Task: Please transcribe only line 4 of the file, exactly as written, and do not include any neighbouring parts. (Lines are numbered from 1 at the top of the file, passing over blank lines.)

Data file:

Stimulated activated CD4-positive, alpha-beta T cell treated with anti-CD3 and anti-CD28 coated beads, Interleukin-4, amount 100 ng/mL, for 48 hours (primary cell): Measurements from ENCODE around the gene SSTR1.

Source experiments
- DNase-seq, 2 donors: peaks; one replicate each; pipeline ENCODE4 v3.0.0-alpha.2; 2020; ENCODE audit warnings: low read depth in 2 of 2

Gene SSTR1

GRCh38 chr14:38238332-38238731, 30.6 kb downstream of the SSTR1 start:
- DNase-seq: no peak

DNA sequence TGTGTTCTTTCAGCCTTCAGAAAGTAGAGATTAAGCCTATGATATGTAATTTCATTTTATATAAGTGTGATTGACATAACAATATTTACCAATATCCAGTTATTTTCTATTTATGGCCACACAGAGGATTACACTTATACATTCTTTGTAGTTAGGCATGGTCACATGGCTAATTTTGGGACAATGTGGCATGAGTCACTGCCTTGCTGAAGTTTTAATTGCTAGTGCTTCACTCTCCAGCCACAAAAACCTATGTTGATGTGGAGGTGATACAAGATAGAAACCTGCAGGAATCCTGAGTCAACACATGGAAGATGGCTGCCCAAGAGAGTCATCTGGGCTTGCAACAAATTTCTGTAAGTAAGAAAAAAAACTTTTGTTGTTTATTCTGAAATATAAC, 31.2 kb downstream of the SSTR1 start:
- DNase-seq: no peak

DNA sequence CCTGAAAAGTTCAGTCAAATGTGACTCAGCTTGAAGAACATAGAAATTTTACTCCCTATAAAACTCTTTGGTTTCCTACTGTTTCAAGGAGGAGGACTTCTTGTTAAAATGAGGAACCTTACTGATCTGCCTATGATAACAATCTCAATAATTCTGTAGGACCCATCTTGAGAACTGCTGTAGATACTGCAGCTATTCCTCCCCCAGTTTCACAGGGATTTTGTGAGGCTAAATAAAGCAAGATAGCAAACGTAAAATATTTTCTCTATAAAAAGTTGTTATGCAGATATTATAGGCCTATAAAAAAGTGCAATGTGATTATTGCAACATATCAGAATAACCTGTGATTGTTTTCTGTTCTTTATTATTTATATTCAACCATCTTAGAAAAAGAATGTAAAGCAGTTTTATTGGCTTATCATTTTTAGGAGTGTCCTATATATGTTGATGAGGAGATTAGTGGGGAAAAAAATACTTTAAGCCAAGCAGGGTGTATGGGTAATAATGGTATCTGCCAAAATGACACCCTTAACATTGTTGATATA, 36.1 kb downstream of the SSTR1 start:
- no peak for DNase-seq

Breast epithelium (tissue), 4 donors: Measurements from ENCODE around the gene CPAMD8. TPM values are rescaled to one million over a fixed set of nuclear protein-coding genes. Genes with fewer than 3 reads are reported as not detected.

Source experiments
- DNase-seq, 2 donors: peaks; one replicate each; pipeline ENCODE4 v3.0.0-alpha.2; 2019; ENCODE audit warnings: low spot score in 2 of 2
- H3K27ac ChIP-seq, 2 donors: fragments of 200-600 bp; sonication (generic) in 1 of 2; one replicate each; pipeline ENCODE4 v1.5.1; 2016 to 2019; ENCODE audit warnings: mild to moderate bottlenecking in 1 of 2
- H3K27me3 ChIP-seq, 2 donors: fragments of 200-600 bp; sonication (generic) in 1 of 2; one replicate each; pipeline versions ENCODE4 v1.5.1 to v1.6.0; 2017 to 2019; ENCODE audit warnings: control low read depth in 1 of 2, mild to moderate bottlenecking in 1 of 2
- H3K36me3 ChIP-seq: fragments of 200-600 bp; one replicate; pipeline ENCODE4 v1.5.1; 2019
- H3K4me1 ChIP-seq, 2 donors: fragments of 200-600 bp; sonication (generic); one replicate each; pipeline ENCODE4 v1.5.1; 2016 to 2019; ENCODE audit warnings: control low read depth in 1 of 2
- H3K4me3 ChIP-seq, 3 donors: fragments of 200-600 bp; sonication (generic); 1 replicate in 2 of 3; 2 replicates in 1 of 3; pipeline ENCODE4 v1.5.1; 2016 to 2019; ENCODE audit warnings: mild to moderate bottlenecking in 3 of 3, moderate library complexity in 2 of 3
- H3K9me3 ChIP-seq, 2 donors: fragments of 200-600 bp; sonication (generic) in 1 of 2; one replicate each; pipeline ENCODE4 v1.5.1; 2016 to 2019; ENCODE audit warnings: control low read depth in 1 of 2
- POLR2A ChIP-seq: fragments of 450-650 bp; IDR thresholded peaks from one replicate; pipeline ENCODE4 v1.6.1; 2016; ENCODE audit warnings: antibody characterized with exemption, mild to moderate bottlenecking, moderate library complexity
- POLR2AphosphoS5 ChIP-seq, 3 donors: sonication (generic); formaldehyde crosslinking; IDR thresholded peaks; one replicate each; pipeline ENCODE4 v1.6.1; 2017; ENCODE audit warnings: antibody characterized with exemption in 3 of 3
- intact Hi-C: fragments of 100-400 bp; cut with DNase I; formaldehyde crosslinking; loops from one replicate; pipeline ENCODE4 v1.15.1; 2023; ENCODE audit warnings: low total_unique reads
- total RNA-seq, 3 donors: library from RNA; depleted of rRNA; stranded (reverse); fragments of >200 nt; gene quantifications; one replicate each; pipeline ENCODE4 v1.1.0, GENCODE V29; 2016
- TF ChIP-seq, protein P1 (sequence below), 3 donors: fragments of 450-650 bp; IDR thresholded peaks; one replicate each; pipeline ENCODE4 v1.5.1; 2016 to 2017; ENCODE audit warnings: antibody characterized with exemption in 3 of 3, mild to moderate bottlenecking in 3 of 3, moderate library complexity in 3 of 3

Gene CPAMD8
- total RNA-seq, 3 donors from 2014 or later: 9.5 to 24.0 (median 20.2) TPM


Gene SSTR1